Skier’s thumb: What, more names!

It might be that your thumb has been quite badly injured or it’s been dislocated more than once. Injuries to the UCL are classified according to degree of injury and include:

  • Complete tears of the ligament

  • Large fractures associated with where the ligament attaches to the bone

  • Stener’s lesion - more on that below

  • Gamekeeper’s thumb - another fancy name! Read on.

How are these diagnosed? 
A good history of injury and an assessment of your thumb provides important information. There are some ligament stress tests we can do as part of our assessment. photo
As mentioned in the first blog Skier’s thumb in Darwin? link an X Ray will show up a fracture and how large that is. ? XR photo The other imaging options are ultrasound and MRI. These determine the extent of tearing to the ligament and the presence of a Stener’s lesion or complete tear of the ligament.

A Stener’s lesion is when the torn part of the UCL is blocked from it’s attachment by the adductor pollicus (AP) tendon (a strong thumb muscle) which inserts at the same spot. This prevents the ligament healing.

A Gamekeeper’s thumb is the name given to chronic UCL injuries. It might be a repeat injury or one that hasn’t been treated effectively initially. It means your joint isn’t stable and is usually painful and weak.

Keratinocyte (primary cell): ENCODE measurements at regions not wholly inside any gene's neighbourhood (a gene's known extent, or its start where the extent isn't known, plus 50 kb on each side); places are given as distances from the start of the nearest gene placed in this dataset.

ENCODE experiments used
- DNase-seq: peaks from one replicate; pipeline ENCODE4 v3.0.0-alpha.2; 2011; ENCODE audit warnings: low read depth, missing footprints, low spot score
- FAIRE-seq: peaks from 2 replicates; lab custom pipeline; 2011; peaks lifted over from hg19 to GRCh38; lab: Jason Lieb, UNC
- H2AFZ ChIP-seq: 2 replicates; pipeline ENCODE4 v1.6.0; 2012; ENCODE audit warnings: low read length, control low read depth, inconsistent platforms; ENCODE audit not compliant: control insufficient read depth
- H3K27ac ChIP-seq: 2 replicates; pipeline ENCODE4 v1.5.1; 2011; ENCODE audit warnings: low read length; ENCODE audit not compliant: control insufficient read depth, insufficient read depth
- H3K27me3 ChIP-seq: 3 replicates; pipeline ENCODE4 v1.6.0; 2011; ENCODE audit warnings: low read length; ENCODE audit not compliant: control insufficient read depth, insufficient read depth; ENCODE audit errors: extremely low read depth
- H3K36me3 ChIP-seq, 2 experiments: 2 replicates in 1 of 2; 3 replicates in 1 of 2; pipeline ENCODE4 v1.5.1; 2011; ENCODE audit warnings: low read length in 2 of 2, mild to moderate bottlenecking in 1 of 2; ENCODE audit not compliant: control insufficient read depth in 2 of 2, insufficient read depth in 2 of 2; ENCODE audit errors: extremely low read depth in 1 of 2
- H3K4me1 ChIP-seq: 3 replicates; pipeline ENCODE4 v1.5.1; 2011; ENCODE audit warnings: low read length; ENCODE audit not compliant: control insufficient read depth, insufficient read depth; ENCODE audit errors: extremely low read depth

If you have a more complex injury, we always recommend you see a hand specialist.

What would a specialist do? 
The specialist makes the call on whether you need surgery and what procedure is best. The aim is to have a stable thumb so you can pinch & use your thumb normally without it giving way or being painful. 

What happens if I’ve had surgery?
Hand therapy plays an important role in your recovery.  We show you what to do after surgery, how to reduce swelling and look after the wound.  A removable  thermoplastic thumb splint  is made to accomodate the dressing and to protect the joint.. Photos  There may be more than one splint made for you in order to promote early movement and prevent stiffness. Once the wound is healed, you are shown some scar management techniques and exercises to keep the tendons around the joint gliding. The splint is worn for 6 weeks and then we’d gradually wean this off. 

Strengthening is a really important part of recovering control in your thumb after surgery. We target the stabilising muscles so you get back to what you love more quickly. If your thumb is stiff, we can work with you on that too.